How to Reach Your Competitors’ Customers Online

I remember one episode of “Sabrina: The Teenage Witch” (my TiVo didn’t have much recorded that day!) where Sabrina’s aunt realized that her regular coffeehouse customers were frequenting the competition. Aunt Hilda was clueless as to why her coffeehouse was empty while the place around the corner was crowded with her ex-customers.

Doesn’t the scenario sound familiar? How many business owners or managers wish they could get inside the minds of their competitors’ customers and find out what their competitors are doing better? In the real world, this is almost impossible to do, short of standing outside their competitors’ stores and quizzing customers as they leave. But what seems unachievable in the real world is relatively easy to achieve on the Internet.

Virtual Surveys

Imagine being able to identify customers as they enter or leave your competitors’ Web sites, and ask them a few questions about why they visited that site, their purchases, and their user experience on that site. Currently, survey pop-ups can be created and executed only by site owners, since they need to modify the pages on their site to invite users to take the survey as they enter or leave the site. But if a brick-and-mortar electronics retailer wanted to find out why its target users were flocking to an online competitor like 800.com or buy.com, there was no easy and precise way of finding out. Until now.

InsightExpress, an online market-research affiliate of NFO Worldwide, recently partnered with NetZero, one of the survivors of the free ISP game, to develop a unique competitive intelligence offering. Through CyberTarget, its online market-research division, NetZero targets users from a base of more than 8 million users based on their online behavior: the sites they visit, the amount of time they spend there, and the specific online paths they take. A research application service provider (ASP), InsightExpress simplifies the process of creating and conducting online surveys through its Web site. That electronics retailer could use this service to target users from online shopping categories like computers, software, music and CDs, or it could directly home in and survey users who visited 800.com or buy.com.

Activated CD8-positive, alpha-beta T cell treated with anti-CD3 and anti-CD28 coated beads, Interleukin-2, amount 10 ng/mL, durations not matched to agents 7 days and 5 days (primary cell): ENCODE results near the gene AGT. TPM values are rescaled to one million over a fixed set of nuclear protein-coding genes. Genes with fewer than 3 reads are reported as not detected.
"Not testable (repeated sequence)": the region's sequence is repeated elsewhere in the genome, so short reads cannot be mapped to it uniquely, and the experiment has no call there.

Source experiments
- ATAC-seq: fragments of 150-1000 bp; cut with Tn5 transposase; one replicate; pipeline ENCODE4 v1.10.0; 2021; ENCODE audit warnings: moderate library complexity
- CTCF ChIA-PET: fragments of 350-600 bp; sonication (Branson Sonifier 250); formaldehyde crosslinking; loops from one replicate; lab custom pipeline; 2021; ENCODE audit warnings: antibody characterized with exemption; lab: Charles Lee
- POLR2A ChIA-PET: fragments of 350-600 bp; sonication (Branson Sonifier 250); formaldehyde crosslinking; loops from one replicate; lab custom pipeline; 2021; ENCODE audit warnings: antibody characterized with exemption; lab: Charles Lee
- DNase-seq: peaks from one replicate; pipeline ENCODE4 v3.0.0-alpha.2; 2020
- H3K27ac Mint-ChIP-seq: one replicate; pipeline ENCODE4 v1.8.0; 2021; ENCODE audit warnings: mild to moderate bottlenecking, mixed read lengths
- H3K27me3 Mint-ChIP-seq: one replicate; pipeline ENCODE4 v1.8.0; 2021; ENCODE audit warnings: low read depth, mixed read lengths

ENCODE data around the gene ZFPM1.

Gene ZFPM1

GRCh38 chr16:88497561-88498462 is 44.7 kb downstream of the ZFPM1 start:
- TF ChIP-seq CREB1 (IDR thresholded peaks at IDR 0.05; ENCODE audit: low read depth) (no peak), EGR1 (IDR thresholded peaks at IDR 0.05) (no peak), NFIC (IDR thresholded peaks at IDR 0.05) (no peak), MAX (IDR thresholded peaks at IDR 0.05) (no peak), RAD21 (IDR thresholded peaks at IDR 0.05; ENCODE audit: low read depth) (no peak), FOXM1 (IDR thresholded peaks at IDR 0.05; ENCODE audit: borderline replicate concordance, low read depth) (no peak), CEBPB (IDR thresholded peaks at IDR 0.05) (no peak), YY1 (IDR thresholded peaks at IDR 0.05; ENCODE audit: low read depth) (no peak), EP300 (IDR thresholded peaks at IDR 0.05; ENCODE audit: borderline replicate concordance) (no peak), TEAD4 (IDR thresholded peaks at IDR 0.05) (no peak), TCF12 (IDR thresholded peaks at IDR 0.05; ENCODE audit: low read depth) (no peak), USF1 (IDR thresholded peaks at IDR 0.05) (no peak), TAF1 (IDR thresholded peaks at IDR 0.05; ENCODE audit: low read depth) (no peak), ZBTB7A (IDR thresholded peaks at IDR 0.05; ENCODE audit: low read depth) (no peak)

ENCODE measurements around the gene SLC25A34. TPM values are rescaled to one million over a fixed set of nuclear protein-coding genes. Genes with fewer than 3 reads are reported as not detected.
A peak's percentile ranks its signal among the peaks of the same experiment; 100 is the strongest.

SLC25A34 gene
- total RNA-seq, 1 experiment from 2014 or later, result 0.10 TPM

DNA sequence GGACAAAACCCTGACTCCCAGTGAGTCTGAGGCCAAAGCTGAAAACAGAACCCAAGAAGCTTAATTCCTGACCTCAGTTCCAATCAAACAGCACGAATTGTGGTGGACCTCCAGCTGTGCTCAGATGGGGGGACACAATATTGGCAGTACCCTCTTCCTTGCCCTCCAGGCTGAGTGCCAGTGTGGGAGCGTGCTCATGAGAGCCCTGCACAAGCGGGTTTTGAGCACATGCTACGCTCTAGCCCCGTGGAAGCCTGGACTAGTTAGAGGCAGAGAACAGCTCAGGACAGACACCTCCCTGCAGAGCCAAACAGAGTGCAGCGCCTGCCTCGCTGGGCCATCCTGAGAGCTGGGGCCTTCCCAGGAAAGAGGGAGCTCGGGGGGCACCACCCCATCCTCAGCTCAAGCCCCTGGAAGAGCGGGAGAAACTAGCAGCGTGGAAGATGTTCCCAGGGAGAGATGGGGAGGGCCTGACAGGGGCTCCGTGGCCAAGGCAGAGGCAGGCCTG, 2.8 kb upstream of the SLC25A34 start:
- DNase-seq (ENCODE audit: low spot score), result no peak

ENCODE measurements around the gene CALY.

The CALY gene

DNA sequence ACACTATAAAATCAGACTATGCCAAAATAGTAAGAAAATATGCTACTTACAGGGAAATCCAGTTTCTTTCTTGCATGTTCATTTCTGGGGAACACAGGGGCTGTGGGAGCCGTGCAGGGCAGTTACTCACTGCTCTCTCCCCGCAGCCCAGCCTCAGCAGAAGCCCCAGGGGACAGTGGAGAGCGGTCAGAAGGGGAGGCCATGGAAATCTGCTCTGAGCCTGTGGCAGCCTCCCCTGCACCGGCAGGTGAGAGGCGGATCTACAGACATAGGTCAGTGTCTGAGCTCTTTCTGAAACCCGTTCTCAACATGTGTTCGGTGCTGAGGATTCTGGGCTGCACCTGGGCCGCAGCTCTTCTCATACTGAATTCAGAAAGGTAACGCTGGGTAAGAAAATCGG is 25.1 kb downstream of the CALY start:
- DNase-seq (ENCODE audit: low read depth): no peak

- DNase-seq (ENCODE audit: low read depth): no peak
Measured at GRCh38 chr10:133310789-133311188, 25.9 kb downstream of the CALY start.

The InsightExpress-Cybertarget service offers online market researchers some unique opportunities for competitive analysis. For starters, they no longer have to randomly target people to ask if they visited certain Web sites and rely on their responses. They can target users who visited particular Web sites — sites in a certain category, for instance, or particular competitors’ sites. By targeting and surveying these users, market researchers can profile their competitors’ online audience — how they use those sites and what their user-satisfaction levels are. The surveys could be extended to explore product perceptions of noncustomers and carry out head-to-head SWOT (strengths-weaknesses-opportunities-threats) assessments.

Not a Panacea

As promising as this service is, users should be mindful of a few potential problems with it. One has to do with how current its demographic information is. NetZero still has me demographically categorized in my previous avatar — younger, living in a different state, using a different type of computer, and in a very different income category.

Another concern has to do with how representative the demographics and psychographics of people using incentive-based or free services are compared with those of the average U.S. Internet user. A few users may raise the privacy flag or protest the invasiveness of pop-up surveys, even though they gave up most of those rights when they clicked the “I Agree” button to get free Internet access. Also keep in mind that the registered user base is always greater than the active user base.

And finally, while InsightExpress touts the quick turnaround time of its surveys, if very few NetZero users visit a particular competitor’s site, you may have to wait quite a bit before you reach the number of responses you aimed for.

That said, if you feel you have more to gain by spending a little more than $2,500 to target and survey 100 users who visited competitors’ sites, go for it! And while it took Aunt Hilda a little less than 30 minutes to figure out the problem and win her customers back in TV Land, it may take you a bit longer, so email me those success stories…

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